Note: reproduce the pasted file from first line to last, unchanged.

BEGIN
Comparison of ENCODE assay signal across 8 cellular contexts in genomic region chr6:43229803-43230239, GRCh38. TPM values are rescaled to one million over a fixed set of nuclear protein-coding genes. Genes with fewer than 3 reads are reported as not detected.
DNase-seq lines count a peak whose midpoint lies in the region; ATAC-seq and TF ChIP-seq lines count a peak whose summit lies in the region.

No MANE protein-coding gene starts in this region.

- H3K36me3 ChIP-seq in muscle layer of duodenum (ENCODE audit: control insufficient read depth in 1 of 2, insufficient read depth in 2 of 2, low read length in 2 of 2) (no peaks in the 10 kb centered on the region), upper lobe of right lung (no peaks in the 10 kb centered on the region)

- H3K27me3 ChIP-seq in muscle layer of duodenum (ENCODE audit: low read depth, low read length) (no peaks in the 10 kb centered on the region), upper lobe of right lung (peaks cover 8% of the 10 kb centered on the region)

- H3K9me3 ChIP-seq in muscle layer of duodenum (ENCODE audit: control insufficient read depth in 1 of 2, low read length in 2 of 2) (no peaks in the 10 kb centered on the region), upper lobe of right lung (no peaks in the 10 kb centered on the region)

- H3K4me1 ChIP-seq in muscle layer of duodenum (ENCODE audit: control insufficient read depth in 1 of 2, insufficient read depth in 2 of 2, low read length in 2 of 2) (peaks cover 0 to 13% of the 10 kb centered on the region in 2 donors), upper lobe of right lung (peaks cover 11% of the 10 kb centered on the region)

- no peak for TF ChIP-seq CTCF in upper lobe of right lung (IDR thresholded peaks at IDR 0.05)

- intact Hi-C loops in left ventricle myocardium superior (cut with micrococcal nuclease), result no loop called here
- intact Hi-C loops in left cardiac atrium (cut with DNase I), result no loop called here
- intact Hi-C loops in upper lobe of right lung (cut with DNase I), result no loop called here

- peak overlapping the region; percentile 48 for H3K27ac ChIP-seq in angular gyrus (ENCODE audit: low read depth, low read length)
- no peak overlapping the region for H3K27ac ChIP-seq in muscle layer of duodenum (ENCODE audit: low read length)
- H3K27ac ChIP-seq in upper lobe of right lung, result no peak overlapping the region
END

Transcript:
Comparison of ENCODE assay signal across 8 cellular contexts in genomic region chr6:43229803-43230239, GRCh38. TPM values are rescaled to one million over a fixed set of nuclear protein-coding genes. Genes with fewer than 3 reads are reported as not detected.
DNase-seq lines count a peak whose midpoint lies in the region; ATAC-seq and TF ChIP-seq lines count a peak whose summit lies in the region.

No MANE protein-coding gene starts in this region.

- H3K36me3 ChIP-seq in muscle layer of duodenum (ENCODE audit: control insufficient read depth in 1 of 2, insufficient read depth in 2 of 2, low read length in 2 of 2) (no peaks in the 10 kb centered on the region), upper lobe of right lung (no peaks in the 10 kb centered on the region)

- H3K27me3 ChIP-seq in muscle layer of duodenum (ENCODE audit: low read depth, low read length) (no peaks in the 10 kb centered on the region), upper lobe of right lung (peaks cover 8% of the 10 kb centered on the region)

- H3K9me3 ChIP-seq in muscle layer of duodenum (ENCODE audit: control insufficient read depth in 1 of 2, low read length in 2 of 2) (no peaks in the 10 kb centered on the region), upper lobe of right lung (no peaks in the 10 kb centered on the region)

- H3K4me1 ChIP-seq in muscle layer of duodenum (ENCODE audit: control insufficient read depth in 1 of 2, insufficient read depth in 2 of 2, low read length in 2 of 2) (peaks cover 0 to 13% of the 10 kb centered on the region in 2 donors), upper lobe of right lung (peaks cover 11% of the 10 kb centered on the region)

- no peak for TF ChIP-seq CTCF in upper lobe of right lung (IDR thresholded peaks at IDR 0.05)

- intact Hi-C loops in left ventricle myocardium superior (cut with micrococcal nuclease), result no loop called here
- intact Hi-C loops in left cardiac atrium (cut with DNase I), result no loop called here
- intact Hi-C loops in upper lobe of right lung (cut with DNase I), result no loop called here

- peak overlapping the region; percentile 48 for H3K27ac ChIP-seq in angular gyrus (ENCODE audit: low read depth, low read length)
- no peak overlapping the region for H3K27ac ChIP-seq in muscle layer of duodenum (ENCODE audit: low read length)
- H3K27ac ChIP-seq in upper lobe of right lung, result no peak overlapping the region